Oct 6, 2021 - News

Georgia film and television union threatens strike

Photo illustration of lights flickering off of the Hollywood sign.

Photo illustration: Aïda Amer. Photo: David Livingston/GC Images

Roughly 17,000 set designers, make-up artists and other behind-the-scenes film and TV production workers who helped make Georgia an East Coast rival to Hollywood might walk off the set if their national union and the producers' guild don't negotiate a new contract.

  • After more than 98% of International Alliance of Theatrical Stage Employees members voted over the weekend to give their president, Matthew Loeb, the OK to call a strike, the Alliance of Motion Picture and Television Producers agreed to return to the table.

Why it matters: Georgia's generous tax credit, talent pool and range of shooting locations attracted more than 350 film and TV productions during the previous fiscal year, pumping an estimated $4 billion into the state's economy.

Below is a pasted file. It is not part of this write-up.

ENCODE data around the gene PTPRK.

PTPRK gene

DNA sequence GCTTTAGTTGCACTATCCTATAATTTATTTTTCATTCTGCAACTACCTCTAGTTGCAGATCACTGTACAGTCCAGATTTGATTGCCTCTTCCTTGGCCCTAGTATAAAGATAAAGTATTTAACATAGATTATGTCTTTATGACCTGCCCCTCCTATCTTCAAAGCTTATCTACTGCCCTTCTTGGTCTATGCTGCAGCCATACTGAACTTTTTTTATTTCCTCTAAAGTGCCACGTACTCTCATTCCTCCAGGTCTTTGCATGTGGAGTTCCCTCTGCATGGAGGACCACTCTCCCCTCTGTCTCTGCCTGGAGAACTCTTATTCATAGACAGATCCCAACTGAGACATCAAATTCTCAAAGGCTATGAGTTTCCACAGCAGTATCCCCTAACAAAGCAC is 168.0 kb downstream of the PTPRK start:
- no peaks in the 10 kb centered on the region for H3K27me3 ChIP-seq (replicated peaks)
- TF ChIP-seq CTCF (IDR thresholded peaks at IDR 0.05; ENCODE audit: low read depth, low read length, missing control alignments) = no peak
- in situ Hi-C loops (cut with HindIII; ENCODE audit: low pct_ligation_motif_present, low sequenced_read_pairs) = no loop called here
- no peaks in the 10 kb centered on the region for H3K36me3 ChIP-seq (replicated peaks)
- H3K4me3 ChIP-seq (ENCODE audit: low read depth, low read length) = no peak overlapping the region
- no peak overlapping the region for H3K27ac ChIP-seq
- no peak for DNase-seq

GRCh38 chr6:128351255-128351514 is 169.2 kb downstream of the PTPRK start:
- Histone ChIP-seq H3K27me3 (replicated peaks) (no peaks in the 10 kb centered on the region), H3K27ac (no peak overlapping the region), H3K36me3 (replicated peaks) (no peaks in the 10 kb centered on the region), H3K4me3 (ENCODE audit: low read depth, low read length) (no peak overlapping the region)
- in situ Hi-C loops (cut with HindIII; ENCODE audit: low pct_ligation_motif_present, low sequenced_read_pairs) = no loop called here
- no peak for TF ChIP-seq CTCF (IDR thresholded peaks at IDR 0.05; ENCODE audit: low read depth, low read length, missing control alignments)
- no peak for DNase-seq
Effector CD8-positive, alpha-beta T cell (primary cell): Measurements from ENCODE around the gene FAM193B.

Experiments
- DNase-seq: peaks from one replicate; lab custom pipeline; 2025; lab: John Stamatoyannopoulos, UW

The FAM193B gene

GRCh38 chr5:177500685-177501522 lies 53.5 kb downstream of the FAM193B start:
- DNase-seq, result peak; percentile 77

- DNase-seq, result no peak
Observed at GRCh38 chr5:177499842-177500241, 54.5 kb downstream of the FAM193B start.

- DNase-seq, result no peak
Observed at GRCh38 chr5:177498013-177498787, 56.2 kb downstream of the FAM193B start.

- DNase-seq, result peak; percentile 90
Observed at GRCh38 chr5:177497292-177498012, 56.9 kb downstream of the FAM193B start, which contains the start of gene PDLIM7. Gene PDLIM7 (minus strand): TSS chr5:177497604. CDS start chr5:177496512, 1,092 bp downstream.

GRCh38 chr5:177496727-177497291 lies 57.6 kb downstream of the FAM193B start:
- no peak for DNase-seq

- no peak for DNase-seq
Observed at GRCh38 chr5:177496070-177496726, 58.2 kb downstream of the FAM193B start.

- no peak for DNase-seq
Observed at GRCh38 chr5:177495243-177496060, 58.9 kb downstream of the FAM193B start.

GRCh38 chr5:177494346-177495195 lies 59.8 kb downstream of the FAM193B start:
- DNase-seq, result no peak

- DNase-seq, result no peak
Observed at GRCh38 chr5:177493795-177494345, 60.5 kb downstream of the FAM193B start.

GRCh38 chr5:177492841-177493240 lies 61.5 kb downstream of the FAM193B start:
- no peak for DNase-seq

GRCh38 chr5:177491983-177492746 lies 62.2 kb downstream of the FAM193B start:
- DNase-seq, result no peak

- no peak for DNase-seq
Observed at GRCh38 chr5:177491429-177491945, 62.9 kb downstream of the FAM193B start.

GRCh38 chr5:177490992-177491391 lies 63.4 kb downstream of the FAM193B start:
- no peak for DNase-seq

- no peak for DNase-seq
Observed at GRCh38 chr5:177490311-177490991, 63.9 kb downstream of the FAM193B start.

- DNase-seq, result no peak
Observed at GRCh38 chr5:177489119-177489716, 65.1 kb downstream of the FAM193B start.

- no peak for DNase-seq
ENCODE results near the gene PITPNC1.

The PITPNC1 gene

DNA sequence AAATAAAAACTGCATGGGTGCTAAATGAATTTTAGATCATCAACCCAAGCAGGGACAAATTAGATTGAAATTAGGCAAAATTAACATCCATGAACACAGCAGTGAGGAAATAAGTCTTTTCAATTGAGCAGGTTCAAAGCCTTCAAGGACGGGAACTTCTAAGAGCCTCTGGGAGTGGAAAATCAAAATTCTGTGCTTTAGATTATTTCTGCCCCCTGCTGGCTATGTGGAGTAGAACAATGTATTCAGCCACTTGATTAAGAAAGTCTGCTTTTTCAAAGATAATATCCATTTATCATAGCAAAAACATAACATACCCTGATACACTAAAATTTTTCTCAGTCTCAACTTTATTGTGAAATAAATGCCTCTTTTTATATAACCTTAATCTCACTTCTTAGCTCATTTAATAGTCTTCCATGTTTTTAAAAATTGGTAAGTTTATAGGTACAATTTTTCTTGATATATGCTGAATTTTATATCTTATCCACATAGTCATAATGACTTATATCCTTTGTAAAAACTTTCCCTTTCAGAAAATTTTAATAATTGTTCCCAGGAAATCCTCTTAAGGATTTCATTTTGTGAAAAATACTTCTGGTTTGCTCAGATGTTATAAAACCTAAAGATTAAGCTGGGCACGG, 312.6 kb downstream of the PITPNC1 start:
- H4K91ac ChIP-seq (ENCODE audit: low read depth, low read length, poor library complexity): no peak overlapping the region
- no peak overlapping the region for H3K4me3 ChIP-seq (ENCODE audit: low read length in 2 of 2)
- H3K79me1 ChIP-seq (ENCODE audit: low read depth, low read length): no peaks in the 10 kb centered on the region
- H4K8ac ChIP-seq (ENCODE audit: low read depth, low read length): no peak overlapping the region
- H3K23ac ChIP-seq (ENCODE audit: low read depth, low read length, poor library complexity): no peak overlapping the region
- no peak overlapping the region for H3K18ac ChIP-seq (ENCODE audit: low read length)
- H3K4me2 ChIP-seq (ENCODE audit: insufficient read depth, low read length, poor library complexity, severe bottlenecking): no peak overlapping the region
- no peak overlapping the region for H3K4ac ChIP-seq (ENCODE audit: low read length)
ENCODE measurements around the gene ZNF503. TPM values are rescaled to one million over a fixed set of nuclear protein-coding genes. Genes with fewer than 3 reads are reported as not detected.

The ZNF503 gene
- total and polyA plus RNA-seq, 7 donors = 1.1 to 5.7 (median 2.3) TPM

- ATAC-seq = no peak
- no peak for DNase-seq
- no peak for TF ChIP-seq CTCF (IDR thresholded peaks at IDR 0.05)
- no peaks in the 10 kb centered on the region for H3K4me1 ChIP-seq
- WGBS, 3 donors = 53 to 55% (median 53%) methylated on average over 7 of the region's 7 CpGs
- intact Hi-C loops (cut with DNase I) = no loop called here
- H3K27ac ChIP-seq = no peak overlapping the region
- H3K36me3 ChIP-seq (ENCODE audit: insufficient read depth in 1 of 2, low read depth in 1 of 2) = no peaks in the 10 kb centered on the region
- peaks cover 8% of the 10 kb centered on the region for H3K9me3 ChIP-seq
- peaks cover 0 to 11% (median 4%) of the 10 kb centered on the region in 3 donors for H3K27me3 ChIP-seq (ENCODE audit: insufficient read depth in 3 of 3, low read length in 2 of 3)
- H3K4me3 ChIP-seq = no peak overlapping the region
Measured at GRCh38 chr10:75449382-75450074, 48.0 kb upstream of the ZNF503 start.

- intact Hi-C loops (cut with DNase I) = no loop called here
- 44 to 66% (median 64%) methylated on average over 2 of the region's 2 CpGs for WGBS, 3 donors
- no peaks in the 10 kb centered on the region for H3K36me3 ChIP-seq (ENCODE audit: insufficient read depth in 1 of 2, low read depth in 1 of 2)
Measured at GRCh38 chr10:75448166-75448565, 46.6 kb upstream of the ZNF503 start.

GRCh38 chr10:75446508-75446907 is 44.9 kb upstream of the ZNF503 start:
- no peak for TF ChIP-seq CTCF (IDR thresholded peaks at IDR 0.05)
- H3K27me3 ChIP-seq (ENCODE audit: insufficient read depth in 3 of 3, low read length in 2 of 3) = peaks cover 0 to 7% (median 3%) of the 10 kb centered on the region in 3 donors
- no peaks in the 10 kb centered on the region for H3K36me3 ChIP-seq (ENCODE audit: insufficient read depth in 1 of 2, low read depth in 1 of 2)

• Film productions hire local caterers, empty shelves in hardware stores and rent out local businesses for shoots. A strike — the first industry-wide strike in the union's 123-year history, Variety reports — could press pause on roughly 50 active productions like "The Walking Dead," "Ozark" and sequels to "Black Panther" and "Wedding Crashers."
  • The economic hit would ripple throughout Georgia as the entertainment industry and local governments rebuild after a pandemic lull.

Context: Worker union officials want wage bumps for the lowest-paid union members, longer breaks and streaming giants like Hulu and Netflix to pay crews on par with traditional Hollywood studios.

  • Neither side wants a strike, and even if Loeb calls one, it might not start immediately. But the overwhelming vote, and the unified voice of local chapters like Georgia's Local 479, are strong leverage.

What they're saying: Directors Guild of America members including Barry Jenkins, Ava Duvernay and Ron Howard said they supported IATSE, as did actors like Jeffrey Wright and Alyssa Milano, Deadline reports.

What's next: Labor has the leverage. If the national unions don't finalize a deal, Local 479 and others would almost assuredly strike in solidarity.


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